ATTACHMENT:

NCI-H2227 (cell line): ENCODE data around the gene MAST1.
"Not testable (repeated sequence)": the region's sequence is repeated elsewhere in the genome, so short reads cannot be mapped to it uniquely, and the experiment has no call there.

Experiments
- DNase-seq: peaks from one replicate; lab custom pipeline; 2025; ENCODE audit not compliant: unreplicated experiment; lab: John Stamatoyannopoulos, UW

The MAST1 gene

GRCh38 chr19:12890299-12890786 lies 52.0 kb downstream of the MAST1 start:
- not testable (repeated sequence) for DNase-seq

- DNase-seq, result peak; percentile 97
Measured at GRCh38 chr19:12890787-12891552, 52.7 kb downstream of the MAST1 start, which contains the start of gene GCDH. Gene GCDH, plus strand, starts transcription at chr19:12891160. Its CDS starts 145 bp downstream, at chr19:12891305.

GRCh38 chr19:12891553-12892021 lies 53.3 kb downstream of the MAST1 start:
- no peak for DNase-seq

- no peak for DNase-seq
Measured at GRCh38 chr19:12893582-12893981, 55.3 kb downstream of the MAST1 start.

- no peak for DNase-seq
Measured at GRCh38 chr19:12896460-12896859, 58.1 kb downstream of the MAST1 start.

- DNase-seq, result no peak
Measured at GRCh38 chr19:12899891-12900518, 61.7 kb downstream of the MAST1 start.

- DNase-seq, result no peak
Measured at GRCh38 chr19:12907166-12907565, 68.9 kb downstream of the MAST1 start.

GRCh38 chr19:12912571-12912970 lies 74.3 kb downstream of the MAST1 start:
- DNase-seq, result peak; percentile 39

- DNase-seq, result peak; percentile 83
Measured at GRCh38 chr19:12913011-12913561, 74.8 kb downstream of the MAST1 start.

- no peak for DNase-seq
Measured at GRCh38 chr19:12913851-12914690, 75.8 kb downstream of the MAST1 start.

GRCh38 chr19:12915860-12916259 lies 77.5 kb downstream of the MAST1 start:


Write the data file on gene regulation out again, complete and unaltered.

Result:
NCI-H2227 (cell line): ENCODE data around the gene MAST1.
"Not testable (repeated sequence)": the region's sequence is repeated elsewhere in the genome, so short reads cannot be mapped to it uniquely, and the experiment has no call there.

Experiments
- DNase-seq: peaks from one replicate; lab custom pipeline; 2025; ENCODE audit not compliant: unreplicated experiment; lab: John Stamatoyannopoulos, UW

The MAST1 gene

GRCh38 chr19:12890299-12890786 lies 52.0 kb downstream of the MAST1 start:
- not testable (repeated sequence) for DNase-seq

- DNase-seq, result peak; percentile 97
Measured at GRCh38 chr19:12890787-12891552, 52.7 kb downstream of the MAST1 start, which contains the start of gene GCDH. Gene GCDH, plus strand, starts transcription at chr19:12891160. Its CDS starts 145 bp downstream, at chr19:12891305.

GRCh38 chr19:12891553-12892021 lies 53.3 kb downstream of the MAST1 start:
- no peak for DNase-seq

- no peak for DNase-seq
Measured at GRCh38 chr19:12893582-12893981, 55.3 kb downstream of the MAST1 start.

- no peak for DNase-seq
Measured at GRCh38 chr19:12896460-12896859, 58.1 kb downstream of the MAST1 start.

- DNase-seq, result no peak
Measured at GRCh38 chr19:12899891-12900518, 61.7 kb downstream of the MAST1 start.

- DNase-seq, result no peak
Measured at GRCh38 chr19:12907166-12907565, 68.9 kb downstream of the MAST1 start.

GRCh38 chr19:12912571-12912970 lies 74.3 kb downstream of the MAST1 start:
- DNase-seq, result peak; percentile 39

- DNase-seq, result peak; percentile 83
Measured at GRCh38 chr19:12913011-12913561, 74.8 kb downstream of the MAST1 start.

- no peak for DNase-seq
Measured at GRCh38 chr19:12913851-12914690, 75.8 kb downstream of the MAST1 start.

GRCh38 chr19:12915860-12916259 lies 77.5 kb downstream of the MAST1 start: